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The Making of MotorStorm Apocalypse

Digital Foundry talks to Evolution Studios about its most ambitious racer yet.

Finally released this week, Evolution Studios' MotorStorm Apocalypse marks the arrival of another high-quality, high-profile first-party release for the PlayStation 3. Sporting state-of-the-art environment deformation, 1080p and 3D support, superb dynamic lighting and an even more refined version of the franchise's remarkable physics engine, this is still clearly a MotorStorm game, albeit one quite unlike of its predecessors.

"As kids I think a lot of us were happy for video game sequels to offer minor iteration and polish, but as the medium has grown more significant differences are rightly expected," MotorStorm Apocalypse game director Matt Southern suggests.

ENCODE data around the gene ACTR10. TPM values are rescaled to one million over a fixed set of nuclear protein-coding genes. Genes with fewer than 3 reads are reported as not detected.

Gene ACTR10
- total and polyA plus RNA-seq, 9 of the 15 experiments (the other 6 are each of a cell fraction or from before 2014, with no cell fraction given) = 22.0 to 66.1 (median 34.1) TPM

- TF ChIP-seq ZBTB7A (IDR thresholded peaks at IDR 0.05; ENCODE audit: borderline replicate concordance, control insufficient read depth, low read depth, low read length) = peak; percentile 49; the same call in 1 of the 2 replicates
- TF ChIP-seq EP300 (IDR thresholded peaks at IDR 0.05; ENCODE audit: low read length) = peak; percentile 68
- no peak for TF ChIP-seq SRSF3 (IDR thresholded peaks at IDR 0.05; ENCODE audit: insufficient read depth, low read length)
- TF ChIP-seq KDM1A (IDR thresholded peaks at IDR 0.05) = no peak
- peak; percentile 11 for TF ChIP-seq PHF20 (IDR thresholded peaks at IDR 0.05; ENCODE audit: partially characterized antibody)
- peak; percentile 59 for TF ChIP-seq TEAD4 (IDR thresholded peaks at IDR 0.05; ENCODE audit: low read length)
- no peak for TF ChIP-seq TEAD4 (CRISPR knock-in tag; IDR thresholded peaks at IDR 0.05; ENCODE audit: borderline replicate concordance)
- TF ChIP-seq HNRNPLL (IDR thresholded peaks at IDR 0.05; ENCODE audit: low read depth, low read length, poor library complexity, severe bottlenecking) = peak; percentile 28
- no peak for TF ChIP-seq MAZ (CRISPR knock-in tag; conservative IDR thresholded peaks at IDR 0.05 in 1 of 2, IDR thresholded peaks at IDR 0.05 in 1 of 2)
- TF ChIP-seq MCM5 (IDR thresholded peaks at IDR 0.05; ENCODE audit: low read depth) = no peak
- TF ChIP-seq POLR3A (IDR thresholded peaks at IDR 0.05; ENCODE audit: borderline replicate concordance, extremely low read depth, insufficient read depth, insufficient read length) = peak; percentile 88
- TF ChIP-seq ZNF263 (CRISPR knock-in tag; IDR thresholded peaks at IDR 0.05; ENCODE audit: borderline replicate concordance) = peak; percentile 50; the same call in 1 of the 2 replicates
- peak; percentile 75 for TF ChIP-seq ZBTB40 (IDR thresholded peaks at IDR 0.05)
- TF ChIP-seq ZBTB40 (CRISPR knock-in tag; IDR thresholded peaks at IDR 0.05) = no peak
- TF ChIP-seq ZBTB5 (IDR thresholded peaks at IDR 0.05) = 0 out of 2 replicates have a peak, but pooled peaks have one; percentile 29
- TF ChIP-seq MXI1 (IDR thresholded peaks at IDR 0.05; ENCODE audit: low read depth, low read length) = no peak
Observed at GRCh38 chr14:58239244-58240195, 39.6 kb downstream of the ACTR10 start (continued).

"We felt that interest in MotorStorm would wane if we didn't treat the franchise with a 'healthy disrespect', whilst still respecting the original audience and staying faithful to our DNA. We also spotted a decline in interest in the entire genre of racing after Pacific Rift, which sold really well. We looked to the genres that were really gaining momentum for our inspiration: shooters, action adventures."

Lead technical artist Andy Seymour concurs: "It's all too easy to find yourselves treading water," he observes. "We needed to push ourselves beyond our comfort levels in order to keep the franchise invigorated."